Making Lists

When left to my own devices, I’m a pretty disorganized person. That, it turns out, is a problem when it comes to writing and attempts at publishing. Because being disorganized leads to poor time management; poor time management leads to feeling overwhelmed; feeling overwhelmed leads to inaction (i.e.: the Dark Side). All the things I want/need to accomplish just float up and start circling my mind like a pack of hyenas going after a gazelle. My mind then tenses up, and I become incapable of doing anything. 

So, not long ago, I started making To-Do lists. I mean, really making them, with deadlines and reminders. I make different lists for different goals (revisions, submissions, new projects, the blog/website, etc.). On any given day I might have four or five things to do, spread across three or four different lists. Sometimes my tasks have sub-tasks. I use a tool called Wunderlist, which has thus far been—you guessed it—wonderful. It’s easy to use, clean-looking and I can even change the background/skin on it. Here’s a sample list I made earlier, combining the goals of revising and submitting certain short stories:

Wunderlist1

It’s that simple. I write down what I need to do, then I set an achievable due date, and a reminder either early that day or sometime the day before. It isn’t set in stone, but it’s something.

And it helps. I’ve been more productive, calmer, felt more in control, relaxed and empowered, all of which has helped me get out of my own way and do what I need to do. Even when I don’t get to all the tasks I planned on for a certain day, having the lists still helps. Here’s why:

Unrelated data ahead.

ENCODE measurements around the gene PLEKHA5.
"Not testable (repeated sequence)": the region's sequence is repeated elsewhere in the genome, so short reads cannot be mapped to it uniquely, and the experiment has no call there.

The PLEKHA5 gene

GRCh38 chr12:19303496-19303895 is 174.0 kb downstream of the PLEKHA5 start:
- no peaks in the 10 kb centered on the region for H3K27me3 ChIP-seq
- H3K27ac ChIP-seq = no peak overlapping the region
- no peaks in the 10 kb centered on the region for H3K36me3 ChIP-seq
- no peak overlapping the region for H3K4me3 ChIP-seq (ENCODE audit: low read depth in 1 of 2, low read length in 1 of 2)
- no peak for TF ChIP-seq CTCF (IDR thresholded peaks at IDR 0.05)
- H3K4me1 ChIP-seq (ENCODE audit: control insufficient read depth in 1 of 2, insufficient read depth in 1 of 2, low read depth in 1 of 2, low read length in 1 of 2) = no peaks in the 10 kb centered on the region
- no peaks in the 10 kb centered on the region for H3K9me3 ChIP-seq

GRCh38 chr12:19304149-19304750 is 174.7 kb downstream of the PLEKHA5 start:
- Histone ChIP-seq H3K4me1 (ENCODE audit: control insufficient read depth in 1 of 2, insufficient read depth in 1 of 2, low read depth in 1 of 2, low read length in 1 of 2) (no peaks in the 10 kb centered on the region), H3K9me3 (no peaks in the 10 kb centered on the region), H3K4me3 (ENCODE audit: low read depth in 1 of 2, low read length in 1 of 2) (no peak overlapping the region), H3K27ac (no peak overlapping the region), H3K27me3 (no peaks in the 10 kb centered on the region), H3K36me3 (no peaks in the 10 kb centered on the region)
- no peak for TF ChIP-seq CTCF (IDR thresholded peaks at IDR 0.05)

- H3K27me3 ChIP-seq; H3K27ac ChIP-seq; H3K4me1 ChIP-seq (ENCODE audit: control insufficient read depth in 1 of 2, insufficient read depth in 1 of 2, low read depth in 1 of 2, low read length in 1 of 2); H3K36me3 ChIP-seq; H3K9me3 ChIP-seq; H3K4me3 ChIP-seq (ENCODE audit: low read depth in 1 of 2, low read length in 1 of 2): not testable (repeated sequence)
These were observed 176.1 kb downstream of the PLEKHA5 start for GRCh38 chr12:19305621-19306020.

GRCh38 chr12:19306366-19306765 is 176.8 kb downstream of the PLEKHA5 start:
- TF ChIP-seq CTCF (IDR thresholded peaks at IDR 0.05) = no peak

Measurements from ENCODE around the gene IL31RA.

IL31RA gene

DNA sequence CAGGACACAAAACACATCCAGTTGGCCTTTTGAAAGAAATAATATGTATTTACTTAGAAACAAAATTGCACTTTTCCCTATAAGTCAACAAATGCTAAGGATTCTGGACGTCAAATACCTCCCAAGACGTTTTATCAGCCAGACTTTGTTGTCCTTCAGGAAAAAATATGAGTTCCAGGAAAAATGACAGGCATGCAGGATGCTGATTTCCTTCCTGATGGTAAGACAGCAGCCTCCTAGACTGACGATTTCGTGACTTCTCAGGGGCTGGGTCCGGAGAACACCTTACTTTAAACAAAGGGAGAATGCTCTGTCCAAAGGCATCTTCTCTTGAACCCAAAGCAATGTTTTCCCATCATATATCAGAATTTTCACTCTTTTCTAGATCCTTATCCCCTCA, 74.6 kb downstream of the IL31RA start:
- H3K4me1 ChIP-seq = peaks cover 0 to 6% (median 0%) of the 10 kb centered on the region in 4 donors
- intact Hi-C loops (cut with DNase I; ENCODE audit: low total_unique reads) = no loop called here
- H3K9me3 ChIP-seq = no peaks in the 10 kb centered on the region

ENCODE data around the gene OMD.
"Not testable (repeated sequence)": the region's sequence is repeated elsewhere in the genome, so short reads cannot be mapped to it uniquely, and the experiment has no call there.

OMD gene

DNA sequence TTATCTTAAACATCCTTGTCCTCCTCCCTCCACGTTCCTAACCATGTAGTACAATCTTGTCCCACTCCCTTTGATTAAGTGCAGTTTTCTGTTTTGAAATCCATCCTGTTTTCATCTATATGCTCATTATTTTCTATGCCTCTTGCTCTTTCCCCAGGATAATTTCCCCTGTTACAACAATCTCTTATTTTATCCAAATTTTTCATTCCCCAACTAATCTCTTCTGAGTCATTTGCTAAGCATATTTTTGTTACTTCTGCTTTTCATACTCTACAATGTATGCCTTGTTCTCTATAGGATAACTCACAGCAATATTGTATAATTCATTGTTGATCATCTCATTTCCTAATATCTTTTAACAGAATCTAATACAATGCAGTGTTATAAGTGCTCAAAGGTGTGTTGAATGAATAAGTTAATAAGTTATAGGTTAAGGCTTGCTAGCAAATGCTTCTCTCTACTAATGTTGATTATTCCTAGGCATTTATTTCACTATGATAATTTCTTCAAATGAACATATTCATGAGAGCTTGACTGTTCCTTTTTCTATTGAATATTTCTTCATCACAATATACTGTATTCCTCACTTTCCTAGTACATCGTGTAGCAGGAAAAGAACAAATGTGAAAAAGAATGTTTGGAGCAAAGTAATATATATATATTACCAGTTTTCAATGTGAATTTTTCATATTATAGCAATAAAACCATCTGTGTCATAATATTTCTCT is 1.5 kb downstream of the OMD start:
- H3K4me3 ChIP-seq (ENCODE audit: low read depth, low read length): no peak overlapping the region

• Writing out the steps I need to take to reach my goals makes those goals feel concrete and doable.
  • I can prioritize what I need to do, so that I don’t fool myself into thinking everything is urgent.
  • I can give myself permission to devote my time/energy/focus fully to the task(s) due that day, because the next day has tasks of its own.
  • I hold myself accountable, if by nothing else than the jarring tone of the reminder on my phone or the judgy pop-up on my computer screen.
  • I feel a sense of accomplishment when I tick off a task.

I know that To-Do lists drive some people crazy, but they keep me sane. Do you make writing-related lists? If not, what helps you keep track of all the things you need to get done? Share your thoughts.

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